The answer is yes !! There are quite a few products which allow you to do this. What we have used in Loqly -bit.ly/e5u4jv is a free product called Flurry Analytics. This is an excellent product and the best part is it is free. What more can you ask for. The amount of data you can gather is mind blowing. And it presents it nicely in a graph too. Even my grandma can see those graphs and answer all the above questions for me :)
The problem :
So you worked your ass off on some cool new features in your IOS app. Submitted it to the appstore and can’t wait for it to get released. Finally, the email shows up “Your application is ready for Sale”. Yipee! you jump with joy, download the latest and greatest update from Appstore to do a smoke test to make sure it works as expected. But wait! something went wrong. You accidentally introduced a major bug in your app and it is crashing.
You know that there is nothing called a quick fix, because Appstore takes a week easily to approve your updates. You start to panic, start googling on how to rollback your update. But don’t find anything. Then you end up on my blog…..
The solution :
Don’t worry. We at Loqly – bit.ly/e5u4jv were in the same boat some time back as you are right now. And here is what I did to get my bug fix out in 4 hours !!!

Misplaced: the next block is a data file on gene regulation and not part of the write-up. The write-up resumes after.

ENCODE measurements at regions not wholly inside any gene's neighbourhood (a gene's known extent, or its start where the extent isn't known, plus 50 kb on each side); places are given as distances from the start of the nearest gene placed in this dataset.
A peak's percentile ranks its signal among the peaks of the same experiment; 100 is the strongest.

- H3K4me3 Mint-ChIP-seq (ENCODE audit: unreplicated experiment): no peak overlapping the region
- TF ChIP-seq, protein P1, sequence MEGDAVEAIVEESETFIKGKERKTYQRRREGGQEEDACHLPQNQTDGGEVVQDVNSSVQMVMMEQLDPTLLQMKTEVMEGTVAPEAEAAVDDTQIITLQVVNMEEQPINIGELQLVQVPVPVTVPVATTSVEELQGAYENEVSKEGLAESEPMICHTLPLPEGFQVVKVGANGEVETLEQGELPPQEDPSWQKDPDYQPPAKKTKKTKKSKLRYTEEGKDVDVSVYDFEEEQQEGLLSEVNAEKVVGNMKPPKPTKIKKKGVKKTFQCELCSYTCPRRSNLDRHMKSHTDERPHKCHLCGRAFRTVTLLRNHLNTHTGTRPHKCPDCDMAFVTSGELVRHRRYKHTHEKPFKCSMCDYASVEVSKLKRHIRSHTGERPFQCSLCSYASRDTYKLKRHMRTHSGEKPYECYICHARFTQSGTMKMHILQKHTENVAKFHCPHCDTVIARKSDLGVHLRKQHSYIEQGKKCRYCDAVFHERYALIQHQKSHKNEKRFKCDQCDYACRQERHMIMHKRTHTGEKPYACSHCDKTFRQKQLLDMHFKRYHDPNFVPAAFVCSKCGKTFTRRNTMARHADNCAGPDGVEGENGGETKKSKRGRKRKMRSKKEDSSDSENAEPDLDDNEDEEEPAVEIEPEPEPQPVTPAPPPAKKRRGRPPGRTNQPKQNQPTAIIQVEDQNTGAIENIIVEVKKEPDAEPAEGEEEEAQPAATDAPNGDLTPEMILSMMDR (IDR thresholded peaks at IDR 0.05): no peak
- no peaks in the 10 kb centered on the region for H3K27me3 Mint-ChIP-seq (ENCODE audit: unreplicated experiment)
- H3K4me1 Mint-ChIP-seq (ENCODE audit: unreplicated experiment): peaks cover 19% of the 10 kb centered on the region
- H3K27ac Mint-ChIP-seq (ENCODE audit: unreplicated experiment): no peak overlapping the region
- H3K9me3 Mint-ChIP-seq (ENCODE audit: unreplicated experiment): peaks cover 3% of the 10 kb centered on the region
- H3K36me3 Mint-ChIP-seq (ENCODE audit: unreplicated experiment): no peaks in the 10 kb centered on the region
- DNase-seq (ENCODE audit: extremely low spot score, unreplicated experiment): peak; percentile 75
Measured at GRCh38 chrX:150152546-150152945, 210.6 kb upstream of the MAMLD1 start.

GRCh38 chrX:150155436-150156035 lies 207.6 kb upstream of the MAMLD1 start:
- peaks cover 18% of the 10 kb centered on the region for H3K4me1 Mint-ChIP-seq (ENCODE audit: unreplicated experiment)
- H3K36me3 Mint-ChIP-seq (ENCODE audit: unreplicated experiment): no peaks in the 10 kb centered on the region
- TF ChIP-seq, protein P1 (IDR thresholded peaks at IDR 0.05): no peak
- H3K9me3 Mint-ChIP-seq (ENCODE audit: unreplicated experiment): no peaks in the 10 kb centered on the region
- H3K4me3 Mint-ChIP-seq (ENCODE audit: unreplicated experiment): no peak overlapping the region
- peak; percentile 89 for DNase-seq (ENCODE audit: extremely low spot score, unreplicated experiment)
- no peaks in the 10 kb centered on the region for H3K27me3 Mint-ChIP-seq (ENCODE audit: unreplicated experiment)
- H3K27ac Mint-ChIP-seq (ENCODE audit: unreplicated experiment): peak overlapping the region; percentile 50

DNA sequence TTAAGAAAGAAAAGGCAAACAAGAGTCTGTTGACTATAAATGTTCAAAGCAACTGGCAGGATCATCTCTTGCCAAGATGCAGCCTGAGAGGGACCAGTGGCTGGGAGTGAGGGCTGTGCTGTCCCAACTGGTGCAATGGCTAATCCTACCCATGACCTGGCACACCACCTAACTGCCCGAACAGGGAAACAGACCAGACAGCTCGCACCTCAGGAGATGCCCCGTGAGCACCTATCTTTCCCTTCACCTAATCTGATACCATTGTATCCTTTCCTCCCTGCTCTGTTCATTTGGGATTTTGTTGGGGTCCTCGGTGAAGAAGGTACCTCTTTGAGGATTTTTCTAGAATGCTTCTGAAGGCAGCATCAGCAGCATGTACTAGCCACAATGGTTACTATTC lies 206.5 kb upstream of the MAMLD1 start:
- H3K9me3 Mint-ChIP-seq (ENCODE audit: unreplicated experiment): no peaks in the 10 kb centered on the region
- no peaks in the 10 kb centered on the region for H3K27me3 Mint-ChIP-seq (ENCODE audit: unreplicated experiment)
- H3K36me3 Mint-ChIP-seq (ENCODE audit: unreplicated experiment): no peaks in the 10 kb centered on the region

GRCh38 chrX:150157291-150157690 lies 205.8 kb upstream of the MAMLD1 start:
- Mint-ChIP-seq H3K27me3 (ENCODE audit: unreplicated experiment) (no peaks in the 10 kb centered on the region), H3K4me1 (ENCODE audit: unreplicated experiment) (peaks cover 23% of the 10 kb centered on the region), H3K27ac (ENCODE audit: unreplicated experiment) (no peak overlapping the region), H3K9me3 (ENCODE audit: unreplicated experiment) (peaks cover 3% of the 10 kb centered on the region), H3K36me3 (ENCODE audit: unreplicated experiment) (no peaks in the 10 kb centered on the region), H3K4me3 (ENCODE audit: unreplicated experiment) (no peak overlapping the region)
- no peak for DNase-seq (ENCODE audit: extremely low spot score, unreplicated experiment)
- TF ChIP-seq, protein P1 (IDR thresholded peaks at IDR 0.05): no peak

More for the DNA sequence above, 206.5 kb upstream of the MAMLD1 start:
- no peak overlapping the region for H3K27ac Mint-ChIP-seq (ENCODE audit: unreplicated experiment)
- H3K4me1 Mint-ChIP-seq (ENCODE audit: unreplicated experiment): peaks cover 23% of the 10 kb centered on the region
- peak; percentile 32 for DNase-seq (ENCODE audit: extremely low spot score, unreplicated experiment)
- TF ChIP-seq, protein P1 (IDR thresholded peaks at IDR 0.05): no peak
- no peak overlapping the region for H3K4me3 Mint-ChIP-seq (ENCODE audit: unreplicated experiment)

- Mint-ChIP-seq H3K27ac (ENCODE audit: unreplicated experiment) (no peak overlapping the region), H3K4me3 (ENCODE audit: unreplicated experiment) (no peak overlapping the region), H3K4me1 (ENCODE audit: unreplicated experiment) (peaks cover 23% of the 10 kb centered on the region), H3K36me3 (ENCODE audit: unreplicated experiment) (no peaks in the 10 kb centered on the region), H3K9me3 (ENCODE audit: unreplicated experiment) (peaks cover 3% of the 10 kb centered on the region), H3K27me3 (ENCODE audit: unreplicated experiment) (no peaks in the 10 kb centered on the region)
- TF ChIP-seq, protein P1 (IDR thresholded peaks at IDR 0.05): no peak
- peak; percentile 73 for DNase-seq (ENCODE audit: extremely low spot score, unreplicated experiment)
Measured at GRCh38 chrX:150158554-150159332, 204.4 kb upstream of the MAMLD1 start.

- First of there is nothing called a rollback to previous version on Appstore. I have no idea why Apple has done that.
- Second and most important –> fix your bug!! I know you are panicking but please stay calm and take your time to test the app thoroughly. Lot of times developers only test new functionality but fail to regression test existing functionality. So, take a chill pill and do not repeat the mistake you made earlier. Make sure that your bug is fixed and everything else looks okay.
- Now, submit your app to itunesconnect.apple.com as a regular update.
- All done! Now send an email to App review team. Here is what I sent them when we ran into problems
- End result : The update was approved in 4 hours. Good luck !
EMAIL TO APPSTORE REVIEW TEAM
We would like to request an expedited review of XXX as there was a critical bug accidentally introduced in the last released version (xxx), which causes our app to crash (or show NULLs)